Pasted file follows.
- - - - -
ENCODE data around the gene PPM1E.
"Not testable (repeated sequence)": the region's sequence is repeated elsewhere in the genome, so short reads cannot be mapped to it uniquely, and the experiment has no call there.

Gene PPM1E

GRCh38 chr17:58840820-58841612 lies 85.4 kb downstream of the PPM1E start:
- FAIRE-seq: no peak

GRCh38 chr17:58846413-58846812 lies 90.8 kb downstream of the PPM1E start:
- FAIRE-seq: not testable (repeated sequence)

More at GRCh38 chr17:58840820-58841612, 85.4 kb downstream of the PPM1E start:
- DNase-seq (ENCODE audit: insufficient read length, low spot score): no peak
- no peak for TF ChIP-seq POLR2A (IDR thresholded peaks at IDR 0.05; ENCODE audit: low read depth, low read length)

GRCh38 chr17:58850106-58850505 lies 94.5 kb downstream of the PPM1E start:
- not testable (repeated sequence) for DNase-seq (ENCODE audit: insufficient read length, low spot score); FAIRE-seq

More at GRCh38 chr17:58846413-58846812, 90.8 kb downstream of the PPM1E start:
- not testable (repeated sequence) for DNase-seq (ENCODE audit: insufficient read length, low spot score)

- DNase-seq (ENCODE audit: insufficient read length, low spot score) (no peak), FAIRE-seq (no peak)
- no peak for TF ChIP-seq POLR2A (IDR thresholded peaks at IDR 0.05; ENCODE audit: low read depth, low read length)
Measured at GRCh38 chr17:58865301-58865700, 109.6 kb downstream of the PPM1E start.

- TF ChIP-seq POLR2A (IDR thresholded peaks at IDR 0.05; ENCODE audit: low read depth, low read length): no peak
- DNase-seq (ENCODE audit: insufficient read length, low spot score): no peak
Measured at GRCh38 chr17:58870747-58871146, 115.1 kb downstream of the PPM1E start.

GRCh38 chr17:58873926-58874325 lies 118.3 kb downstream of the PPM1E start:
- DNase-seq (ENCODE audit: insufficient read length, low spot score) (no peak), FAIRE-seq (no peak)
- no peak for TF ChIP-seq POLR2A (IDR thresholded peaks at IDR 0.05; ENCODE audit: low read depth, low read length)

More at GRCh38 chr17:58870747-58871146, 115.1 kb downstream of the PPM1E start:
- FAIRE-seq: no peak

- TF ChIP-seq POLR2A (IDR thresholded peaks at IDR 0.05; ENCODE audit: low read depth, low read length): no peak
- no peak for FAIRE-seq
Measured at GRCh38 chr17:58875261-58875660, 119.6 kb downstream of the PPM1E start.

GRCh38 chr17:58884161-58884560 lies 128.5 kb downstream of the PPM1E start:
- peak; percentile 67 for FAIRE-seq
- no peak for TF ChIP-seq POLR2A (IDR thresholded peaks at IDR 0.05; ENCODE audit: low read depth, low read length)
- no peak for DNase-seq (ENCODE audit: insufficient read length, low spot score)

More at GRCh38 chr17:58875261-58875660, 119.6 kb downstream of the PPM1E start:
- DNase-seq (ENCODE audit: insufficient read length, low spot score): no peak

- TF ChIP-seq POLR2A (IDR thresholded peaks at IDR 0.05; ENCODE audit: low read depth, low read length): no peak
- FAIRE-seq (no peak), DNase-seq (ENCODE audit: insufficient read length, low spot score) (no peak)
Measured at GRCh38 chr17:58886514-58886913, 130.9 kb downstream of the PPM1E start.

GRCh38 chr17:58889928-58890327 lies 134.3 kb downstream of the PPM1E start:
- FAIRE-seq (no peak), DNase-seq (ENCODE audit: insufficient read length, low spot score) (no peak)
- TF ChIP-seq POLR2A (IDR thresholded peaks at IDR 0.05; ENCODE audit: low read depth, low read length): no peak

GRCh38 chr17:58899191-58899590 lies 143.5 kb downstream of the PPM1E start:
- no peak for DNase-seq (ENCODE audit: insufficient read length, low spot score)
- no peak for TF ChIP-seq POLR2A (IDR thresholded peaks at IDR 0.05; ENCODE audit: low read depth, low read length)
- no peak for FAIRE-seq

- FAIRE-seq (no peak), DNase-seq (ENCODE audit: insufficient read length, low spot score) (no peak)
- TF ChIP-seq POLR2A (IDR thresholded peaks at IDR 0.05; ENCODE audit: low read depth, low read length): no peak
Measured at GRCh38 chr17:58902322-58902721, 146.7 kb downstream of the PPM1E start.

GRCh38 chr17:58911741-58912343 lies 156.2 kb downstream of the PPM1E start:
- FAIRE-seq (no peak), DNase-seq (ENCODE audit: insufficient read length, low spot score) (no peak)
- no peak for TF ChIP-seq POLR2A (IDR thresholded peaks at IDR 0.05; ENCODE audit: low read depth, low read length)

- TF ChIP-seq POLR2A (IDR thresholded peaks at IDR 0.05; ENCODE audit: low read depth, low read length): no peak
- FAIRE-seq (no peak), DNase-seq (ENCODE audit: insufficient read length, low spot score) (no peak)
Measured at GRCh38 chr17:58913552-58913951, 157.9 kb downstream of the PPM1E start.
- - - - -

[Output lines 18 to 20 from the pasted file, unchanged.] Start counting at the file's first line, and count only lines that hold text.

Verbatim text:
- TF ChIP-seq POLR2A (IDR thresholded peaks at IDR 0.05; ENCODE audit: low read depth, low read length): no peak
- DNase-seq (ENCODE audit: insufficient read length, low spot score): no peak
Measured at GRCh38 chr17:58870747-58871146, 115.1 kb downstream of the PPM1E start.